I believe in redundancy based on the old survival adage when referring to equipment and supplies: “one is none and two is one.”  If you only have one source of ignition and it fails or is lost, then you are now in deep trouble.  Always – ALWAYS – have at least one backup available, just in case.  I pre-make small fire starter bundles from dryer lint or cotton balls removed from pill containers.  For mine,  I also coat them in candle wax and pack them into cut-down cardboard tubes from paper towels or toilet tissue.  For mine I  include some magnesium shavings so that when ignited simply with a match or even a hot spark, they will burn very hot and catch most kindling on fire quickly and easily. They will burn for 10-15 minutes which is long enough to even dry and light some damp tinder.  REI and other camping supply houses have commercial fire starter available and it works fine.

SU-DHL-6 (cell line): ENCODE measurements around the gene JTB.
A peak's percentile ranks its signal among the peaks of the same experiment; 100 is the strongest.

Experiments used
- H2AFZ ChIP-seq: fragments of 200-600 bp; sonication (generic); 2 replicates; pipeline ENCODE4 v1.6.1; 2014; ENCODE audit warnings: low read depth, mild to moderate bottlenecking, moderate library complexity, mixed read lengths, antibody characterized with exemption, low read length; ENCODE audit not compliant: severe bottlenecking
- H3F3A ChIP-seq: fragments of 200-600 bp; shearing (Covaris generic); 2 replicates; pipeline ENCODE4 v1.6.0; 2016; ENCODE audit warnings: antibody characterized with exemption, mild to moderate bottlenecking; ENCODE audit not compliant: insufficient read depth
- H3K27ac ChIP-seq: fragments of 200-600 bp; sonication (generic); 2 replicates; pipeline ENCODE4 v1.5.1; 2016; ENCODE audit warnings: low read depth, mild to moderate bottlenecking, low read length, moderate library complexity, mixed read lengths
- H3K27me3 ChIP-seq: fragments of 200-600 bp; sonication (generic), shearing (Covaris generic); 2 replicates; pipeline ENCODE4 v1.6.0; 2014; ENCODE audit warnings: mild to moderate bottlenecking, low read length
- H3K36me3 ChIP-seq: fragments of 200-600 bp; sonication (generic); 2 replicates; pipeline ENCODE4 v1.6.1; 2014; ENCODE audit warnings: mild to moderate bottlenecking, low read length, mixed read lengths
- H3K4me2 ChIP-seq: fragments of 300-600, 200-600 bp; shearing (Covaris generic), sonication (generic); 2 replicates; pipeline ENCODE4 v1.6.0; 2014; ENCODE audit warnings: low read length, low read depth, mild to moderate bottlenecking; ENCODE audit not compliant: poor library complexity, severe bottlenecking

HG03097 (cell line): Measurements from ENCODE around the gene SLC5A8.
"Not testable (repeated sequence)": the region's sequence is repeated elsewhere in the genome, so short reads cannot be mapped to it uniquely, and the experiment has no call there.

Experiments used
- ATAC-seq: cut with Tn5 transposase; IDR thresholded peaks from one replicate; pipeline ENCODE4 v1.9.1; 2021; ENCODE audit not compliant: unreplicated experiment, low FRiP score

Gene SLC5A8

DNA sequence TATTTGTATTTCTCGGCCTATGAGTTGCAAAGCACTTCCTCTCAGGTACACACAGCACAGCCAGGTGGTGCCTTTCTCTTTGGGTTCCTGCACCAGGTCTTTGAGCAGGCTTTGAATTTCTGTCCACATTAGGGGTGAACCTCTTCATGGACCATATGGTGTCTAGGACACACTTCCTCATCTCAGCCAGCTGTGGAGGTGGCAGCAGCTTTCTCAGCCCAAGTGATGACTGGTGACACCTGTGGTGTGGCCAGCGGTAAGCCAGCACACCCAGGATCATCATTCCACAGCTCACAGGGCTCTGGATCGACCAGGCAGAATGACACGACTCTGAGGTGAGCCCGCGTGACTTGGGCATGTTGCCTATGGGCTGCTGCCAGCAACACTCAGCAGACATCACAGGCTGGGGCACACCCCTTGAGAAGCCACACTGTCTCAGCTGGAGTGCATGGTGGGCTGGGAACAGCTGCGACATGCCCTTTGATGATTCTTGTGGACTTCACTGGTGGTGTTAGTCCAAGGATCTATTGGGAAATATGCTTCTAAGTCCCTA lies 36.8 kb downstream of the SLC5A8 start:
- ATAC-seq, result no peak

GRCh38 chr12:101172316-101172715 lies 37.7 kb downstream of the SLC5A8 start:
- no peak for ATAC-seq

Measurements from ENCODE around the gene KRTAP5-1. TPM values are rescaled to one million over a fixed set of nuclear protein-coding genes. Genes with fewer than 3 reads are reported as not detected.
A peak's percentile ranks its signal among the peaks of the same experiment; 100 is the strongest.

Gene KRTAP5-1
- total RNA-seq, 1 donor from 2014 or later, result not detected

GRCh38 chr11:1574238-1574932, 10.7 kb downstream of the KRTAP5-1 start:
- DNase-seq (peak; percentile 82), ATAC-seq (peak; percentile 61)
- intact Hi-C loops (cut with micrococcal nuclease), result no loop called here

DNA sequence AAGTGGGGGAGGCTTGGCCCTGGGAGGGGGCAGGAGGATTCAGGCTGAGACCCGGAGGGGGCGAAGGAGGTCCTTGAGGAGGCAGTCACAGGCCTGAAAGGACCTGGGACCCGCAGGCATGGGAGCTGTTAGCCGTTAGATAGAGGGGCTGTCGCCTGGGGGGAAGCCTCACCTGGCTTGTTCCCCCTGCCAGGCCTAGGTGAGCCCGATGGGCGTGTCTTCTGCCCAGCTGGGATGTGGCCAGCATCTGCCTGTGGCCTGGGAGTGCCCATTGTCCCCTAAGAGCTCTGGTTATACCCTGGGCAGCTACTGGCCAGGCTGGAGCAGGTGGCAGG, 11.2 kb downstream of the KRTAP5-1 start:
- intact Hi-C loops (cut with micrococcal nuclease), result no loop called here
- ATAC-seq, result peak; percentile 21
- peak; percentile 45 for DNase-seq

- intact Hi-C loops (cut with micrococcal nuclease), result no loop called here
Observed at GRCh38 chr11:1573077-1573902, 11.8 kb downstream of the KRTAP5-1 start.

By the way, should you make something like this, remember to NOT hold in in your bare hands to light it.  The magnesium burns at several thousand degrees.  Use some sticks like chop sticks if you don’t have pliers or something in your car.  My uncle used to make such fire starters from wax-impregnated cotton balls and a home-brew version of a sort of thermite.  It certainly worked but it was a little harder to ignite requiring a very hot spark, and, to me, it was a bit dangerous.  Thermite-type compounds are easily made but once ignited, burns at around 4,000 degrees.  It will then ignite darn near anything that burns, but it will also burn right through darn near anything — including steel – and are extremely difficult to extinguish until the material is all consumed.  As an example, thermite cannisters are used by the military to burn through tank armor. To be honest, it always scared me a little, so I tended to stick to traditional tinder.  However, my first job out of high school was as an engraver with Hallmark Cards in Kansas City.  Most of the embossing was done on magnesium plates, so I would collect the shavings and use them instead.  They were much easier to ignite and burned at about 2,000 degrees, which is still hot enough to catch even damp wood on fire.  It worked so well I still use it.